Deb Abraham Spalding
Elmer “Lee” Black was born January 31, 1923, to Willis G. and Maude Baker Black. Lee was only 14 when his father died unexpectedly. He and his siblings, older brother Harry and younger sister Betty, all learned to work hard to help their mother during the 1930s when times were tough.
Many days were spent picking green beans at the Zentz Farm (now Rodman Myers’ farm pictured in “Focus On Catoctin” on page 44). Lee and Harry built a small chicken coop to raise and sell chickens and eggs. They took care of several beehives to get honey for themselves and sold or bartered it. They cut, split, and sold cords of wood during the winter months for some income. The boys would trap and skin small wildlife to get money for the pelts.
In the 1920s and 1930s, Thurmont had two fruit orchards. Hooker Lewis had one south of Thurmont and Johnny Kelbaugh had one north of Thurmont. Both were just off Route 15. Lee said that before he was born, most farmers and homesteaders had a small orchard of their own.
After graduating from Thurmont High School in 1940, Lee went on to serve in the Army Air Corps during World War II. Discharged in 1945 after earning the rank of staff sergeant, Lee returned home and started a photography business serving Thurmont and Emmitsburg.
He met his wife Frances, at the Monterey Tea House on New Year’s Eve. She was born and raised in Baltimore City. They married in 1949.
Wanting to spend more time outdoors, Lee and Frances bought Hooker Lewis’ Strawberry Field in 1950 and started Blacks Hilltop Orchard. Hooker Lewis had several little orchards around Thurmont. Lee said, “During World War II and right after – nearly everyone who had an apple tree could make money from it. But after the war, you had to be good at making an orchard to stay in business.”
Lewis’ Orchard, Pryor’s Orchard, and the original Kelbaugh Orchard were the main orchards in the area. Over the years, different people bought parts of Kelbaugh’s Orchard. Russel Flanagan, who had been a mason, quit and went into the orchard business. Right after the war, Hooker Lewis’ son-in-law opened an orchard now known as Pryor’s Orchard. Galen Pryor of Pryor’s Orchard is Hooker Lewis’ great-grandson.
Lee enjoyed the independence of owning an orchard. All of his and Frances’ six children worked the orchard by picking and thinning fruit.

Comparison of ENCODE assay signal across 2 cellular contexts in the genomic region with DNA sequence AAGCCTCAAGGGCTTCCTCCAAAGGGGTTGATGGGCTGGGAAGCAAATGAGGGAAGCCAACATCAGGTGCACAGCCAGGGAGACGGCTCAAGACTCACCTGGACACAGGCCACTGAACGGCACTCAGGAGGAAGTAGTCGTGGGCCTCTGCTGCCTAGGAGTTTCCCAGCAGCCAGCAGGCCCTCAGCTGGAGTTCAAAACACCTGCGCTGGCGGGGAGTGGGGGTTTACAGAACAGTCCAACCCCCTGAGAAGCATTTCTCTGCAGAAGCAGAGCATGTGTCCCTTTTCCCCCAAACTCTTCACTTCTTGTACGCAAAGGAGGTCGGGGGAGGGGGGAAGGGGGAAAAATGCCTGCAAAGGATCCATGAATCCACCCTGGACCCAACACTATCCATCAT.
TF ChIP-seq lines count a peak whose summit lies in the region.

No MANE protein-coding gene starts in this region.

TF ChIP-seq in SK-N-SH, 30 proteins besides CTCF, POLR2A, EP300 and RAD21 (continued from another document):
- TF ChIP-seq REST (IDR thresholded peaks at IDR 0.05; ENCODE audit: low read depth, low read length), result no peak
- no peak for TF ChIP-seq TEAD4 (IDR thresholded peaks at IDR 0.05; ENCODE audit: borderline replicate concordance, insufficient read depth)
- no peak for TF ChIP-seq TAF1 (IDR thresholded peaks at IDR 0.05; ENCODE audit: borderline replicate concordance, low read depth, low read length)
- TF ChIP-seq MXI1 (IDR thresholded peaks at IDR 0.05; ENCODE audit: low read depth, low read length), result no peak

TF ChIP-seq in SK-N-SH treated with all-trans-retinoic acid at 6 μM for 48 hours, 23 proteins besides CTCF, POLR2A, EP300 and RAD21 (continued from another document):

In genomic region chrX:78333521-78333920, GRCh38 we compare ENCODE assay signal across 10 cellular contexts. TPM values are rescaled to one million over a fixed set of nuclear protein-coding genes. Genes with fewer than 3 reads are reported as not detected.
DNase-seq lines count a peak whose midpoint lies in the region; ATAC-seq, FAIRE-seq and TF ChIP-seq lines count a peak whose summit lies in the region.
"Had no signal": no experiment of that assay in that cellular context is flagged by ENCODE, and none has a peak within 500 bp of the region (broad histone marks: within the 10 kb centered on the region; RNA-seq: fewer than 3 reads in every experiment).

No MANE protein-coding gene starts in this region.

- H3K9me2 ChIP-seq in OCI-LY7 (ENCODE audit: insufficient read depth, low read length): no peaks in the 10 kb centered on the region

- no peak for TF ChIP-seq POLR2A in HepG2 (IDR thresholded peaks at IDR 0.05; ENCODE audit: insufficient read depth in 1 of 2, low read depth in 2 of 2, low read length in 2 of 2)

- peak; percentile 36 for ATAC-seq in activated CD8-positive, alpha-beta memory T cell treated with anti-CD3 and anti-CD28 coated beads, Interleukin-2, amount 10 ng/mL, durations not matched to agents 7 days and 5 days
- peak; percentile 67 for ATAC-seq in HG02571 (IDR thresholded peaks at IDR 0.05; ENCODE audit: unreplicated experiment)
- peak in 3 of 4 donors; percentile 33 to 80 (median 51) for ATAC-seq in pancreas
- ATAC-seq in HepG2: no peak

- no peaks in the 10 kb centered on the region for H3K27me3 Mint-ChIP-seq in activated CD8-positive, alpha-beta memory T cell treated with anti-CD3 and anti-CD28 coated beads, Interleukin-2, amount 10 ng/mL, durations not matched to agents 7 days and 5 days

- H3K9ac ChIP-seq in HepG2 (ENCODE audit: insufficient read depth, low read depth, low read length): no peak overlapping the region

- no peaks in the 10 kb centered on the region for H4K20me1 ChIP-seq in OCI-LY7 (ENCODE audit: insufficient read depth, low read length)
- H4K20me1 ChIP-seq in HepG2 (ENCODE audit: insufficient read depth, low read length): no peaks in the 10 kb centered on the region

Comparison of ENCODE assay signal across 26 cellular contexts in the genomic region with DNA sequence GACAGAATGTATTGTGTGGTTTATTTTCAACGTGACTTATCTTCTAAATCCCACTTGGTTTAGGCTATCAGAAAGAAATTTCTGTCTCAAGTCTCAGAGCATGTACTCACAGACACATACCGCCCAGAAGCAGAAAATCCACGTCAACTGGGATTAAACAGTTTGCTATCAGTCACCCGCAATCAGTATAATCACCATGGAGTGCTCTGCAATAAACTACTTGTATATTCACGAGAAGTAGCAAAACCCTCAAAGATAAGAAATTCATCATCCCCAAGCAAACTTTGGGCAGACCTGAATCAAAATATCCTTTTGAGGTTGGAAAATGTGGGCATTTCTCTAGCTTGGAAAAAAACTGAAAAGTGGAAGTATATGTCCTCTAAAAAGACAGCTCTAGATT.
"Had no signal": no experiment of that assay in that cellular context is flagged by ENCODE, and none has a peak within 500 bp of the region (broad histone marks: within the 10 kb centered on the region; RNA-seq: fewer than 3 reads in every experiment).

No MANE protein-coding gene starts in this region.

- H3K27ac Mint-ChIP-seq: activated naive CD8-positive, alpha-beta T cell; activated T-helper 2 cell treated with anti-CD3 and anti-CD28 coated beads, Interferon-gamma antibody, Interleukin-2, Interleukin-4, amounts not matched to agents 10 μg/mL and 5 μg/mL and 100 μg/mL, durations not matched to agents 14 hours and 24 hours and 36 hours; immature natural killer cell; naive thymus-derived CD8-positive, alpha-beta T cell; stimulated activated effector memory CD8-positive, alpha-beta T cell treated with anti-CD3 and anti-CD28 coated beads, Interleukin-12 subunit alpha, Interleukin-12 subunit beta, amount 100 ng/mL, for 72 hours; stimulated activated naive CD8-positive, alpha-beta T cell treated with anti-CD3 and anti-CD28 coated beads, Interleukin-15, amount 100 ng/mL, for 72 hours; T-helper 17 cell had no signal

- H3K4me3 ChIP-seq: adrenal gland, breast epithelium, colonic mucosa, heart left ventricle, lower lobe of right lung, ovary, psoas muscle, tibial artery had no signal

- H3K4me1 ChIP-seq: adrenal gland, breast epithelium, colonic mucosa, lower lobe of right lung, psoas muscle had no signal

Ira Kelbaugh, son of Johnny Kelbaugh, planted an orchard along Kelbaugh Road. Lee’s brother, Harry, worked for Ira during the war. When Ira semi-retired, he told Harry he would sell him the orchard. For years, Harry took care of the orchard for half the profit and eventually bought it.
This purchase included the roadside market that was very small at the time. Lee said, “When Kelbaugh first started, he didn’t sell fruit along the road. It wasn’t until the highway came through that the market was built around 1948.”
Harry and Lee now owned orchards. Harry said to Lee, “You take care of the picking, and I’ll take care of the selling.” Lee reminisced, “We added pick-your-own black raspberries that he (Harry) raised and strawberries that we raised. There were a lot of problems along the way, I’m sure he disagreed with me and I disagreed with him, but we never had an argument.”
A regional University Of Maryland Extension man named Charlie Dunbar told Harry to build a retail market and to pack baskets with “good fruit!” Most fruit stands or “hucksters” at the time would place seconds (bruised or spotty fruit) in the bottom of a basket and top it off with good fruit! Lee and Harry used good fruit throughout and Lee claimed that was the foundation for both of their farms to become successful businesses.
There wasn’t any place that sold good peaches and apples between Thurmont and Washington, D.C., so, when they first opened, they had more business than they could handle. People canned at the time and would load up bushels at a time. The biggest apple growers were in Adams County, Pa., but, Lee said, “That fruit was all bruised up — the workers didn’t care.”
Business was up and down because of the economy and the weather. Lee said that at one point the orchard business was so bad that they started to raise broiler chickens.
The former Blacks Hilltop Orchard was, and Catoctin Mountain Orchard still is, known as “conservation showcase” orchards. Harry’s family and Lee and Frances’ family worked closely with the State of Maryland to implement smart ideas. In doing so, things changed with orchard procedures and standards.
They started to grow smaller trees to save on costs of picking and spraying. While they always used pesticides of some sort, the pesticides became more effective and, over time, made fruit stronger and more vibrant in color. Lee did some budding on trees, but didn’t do any genetics like the Catoctin Mountain Orchard Black family (Harry’s son Robert’s family, and Harry’s daughter, Pat) does today.
The sale of wholesale fruit was big business for the Black families’ orchards in the 1960s and 1970s. They were the first ones in the area to have Cortland Apples.